Definition of breed in English:

breed

verb

[NO OBJECT]
  • 1 (of animals) mate and then produce offspring:

    ‘toads are said to return to the pond of their birth to breed’
    • ‘One should also remember that cattle breed once per year, or sometimes not at all.’
    • ‘Bored pet owners released them and the birds bred.’
    • ‘There are, he says, at least 200 different species of bacteria breeding feverishly behind your lips.’
    • ‘Birds might breed there, but in fact the reproduction success is not high enough to maintain the population.’
    • ‘If the predator breeds faster than the prey, eventually the predators run out of food and starve.’
    • ‘The current roster has more than 50 stallions breeding on five continents.’
    • ‘Now that does seem like a lot, but these birds breed at an incredibly slow rate, with an incredibly low rate of juvenile success.’
    • ‘California red-legged frogs breed in aquatic habitats such as streams, ponds, marshes, and stock ponds.’
    • ‘And they also believe that the creatures are breeding in our countryside.’
    • ‘The tiger breeds very easily, even in captivity.’
    • ‘But can so much really rest on the fortunes of 58 species of butterfly breeding in Britain?’
    • ‘Did you know men cows will never breed with the same cow twice.’
    • ‘Flies can breed in infected faeces and contaminate food.’
    • ‘At remote Point Bennett on San Miguel, seals and sea lions breed and pup in spectacular numbers.’
    • ‘These birds breed primarily on coastal beaches from southern Washington to southern Baja California, Mexico.’
    • ‘One thing he had not been able to figure out was how the creatures bred.’
    • ‘Larvae breed in woodland pools filled by melting snows or by spring rains.’
    • ‘A captive pair of wounded, flightless eagles had bred and produced an egg, something that almost never happens.’
    • ‘Keep manure dry, since wet manure promotes fly pest breeding and inhibits beneficial insect breeding.’
    • ‘Some Australian bird species or parrot species will breed quite happily here in captivity.’
    reproduce, produce offspring, procreate, bear young, multiply, propagate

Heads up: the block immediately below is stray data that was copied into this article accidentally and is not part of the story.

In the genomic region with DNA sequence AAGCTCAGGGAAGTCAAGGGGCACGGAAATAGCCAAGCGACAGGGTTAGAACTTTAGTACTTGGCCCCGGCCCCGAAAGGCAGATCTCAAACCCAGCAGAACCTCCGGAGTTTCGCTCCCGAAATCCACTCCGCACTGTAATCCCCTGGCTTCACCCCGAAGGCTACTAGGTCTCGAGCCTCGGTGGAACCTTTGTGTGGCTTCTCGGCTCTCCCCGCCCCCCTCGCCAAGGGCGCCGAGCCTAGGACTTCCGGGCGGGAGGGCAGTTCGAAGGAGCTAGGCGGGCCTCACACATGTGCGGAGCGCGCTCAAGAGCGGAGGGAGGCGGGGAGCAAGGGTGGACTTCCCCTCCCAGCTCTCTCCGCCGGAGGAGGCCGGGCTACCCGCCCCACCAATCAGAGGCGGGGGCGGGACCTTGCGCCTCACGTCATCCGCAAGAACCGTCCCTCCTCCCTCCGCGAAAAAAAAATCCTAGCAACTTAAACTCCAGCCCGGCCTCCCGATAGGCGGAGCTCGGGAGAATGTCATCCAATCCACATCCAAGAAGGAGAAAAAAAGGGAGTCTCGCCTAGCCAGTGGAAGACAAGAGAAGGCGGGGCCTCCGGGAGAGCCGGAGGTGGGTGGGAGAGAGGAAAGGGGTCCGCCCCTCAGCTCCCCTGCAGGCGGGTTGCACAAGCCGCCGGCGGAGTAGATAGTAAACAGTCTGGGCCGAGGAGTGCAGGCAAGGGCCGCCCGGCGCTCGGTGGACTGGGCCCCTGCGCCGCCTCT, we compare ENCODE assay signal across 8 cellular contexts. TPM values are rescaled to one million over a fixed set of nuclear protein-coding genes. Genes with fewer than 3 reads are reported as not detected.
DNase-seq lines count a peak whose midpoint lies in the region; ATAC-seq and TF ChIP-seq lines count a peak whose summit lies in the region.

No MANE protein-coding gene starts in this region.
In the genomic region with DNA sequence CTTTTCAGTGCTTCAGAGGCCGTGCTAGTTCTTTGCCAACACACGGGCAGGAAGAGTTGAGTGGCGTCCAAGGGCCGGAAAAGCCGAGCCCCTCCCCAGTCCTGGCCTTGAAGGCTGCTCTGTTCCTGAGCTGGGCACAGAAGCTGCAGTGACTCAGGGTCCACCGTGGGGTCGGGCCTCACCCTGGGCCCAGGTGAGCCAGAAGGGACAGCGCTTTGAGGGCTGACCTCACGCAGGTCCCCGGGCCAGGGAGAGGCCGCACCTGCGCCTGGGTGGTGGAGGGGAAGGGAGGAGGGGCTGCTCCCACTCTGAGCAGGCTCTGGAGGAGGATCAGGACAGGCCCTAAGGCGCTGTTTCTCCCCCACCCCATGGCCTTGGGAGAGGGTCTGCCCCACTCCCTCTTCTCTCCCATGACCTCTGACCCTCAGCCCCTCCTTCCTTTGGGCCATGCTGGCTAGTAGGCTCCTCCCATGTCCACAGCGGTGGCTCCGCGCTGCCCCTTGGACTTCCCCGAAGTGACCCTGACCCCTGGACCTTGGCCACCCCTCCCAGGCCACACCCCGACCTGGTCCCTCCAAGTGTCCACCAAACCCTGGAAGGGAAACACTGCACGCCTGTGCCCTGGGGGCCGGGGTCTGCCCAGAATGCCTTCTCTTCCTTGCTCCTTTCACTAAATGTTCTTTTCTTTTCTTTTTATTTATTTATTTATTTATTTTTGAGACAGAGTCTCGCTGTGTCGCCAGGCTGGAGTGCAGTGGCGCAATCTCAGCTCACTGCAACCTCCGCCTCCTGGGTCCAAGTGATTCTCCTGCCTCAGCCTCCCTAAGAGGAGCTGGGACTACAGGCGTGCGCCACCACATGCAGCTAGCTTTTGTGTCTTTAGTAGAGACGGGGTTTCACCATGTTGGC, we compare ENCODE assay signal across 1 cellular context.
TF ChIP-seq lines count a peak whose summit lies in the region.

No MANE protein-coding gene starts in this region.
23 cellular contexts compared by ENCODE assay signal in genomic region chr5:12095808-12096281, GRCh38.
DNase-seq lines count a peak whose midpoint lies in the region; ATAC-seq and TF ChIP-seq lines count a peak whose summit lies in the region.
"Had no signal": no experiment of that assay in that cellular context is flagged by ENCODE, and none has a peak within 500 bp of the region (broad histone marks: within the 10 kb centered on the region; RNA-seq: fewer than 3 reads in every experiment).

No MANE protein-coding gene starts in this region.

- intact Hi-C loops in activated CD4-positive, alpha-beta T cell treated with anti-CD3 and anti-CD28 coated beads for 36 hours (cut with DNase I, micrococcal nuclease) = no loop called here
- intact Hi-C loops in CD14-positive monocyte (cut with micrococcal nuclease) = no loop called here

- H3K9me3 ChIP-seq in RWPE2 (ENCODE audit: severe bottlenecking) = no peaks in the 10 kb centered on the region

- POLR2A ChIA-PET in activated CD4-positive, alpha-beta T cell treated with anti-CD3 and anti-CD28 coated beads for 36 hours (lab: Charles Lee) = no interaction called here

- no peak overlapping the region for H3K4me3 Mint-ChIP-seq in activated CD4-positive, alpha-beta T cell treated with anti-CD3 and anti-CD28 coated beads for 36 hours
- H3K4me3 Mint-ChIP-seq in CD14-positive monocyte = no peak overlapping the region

View synonyms
    1. 1.1[with object] Cause (an animal) to produce offspring, especially in a controlled and organized way:
      ‘bitches may not be bred from more than once a year’
      • ‘Researchers bred mice and monitored their offspring for DNA mutations passed through the sperm of the father.’
      • ‘Researchers planned to breed the chickens and study their offspring.’
      • ‘Hereford sires were bred to Angus and MARC III cows.’
      • ‘One does not need Stonehenge to know when to plant seeds or when to breed cattle.’
      • ‘Andre says her next steps are to try to breed the species and eventually release some back into the wild.’
      • ‘They also told him that they were breeding Bride in Blue to Seattle Slew.’
      • ‘I noticed the horse was bred in the palace as it was the pure white colour only royal horses had.’
      • ‘Most farmers breed pigs, sheep, and dairy cattle, from which they obtain meat, wool, milk, cheese, and butter.’
      • ‘For to breed the dog would be to cause a worse-off rather than a better-off individual to exist.’
      • ‘He was bred between the strongest and fastest horses of the desert.’
      • ‘In the spring, she had plans to breed him with Snow.’
      • ‘These little tiny innocent mice were bred at my facility for generation studies in some experiments.’
      • ‘Mules, animals that result from breeding a male donkey with a female horse, are usually sterile.’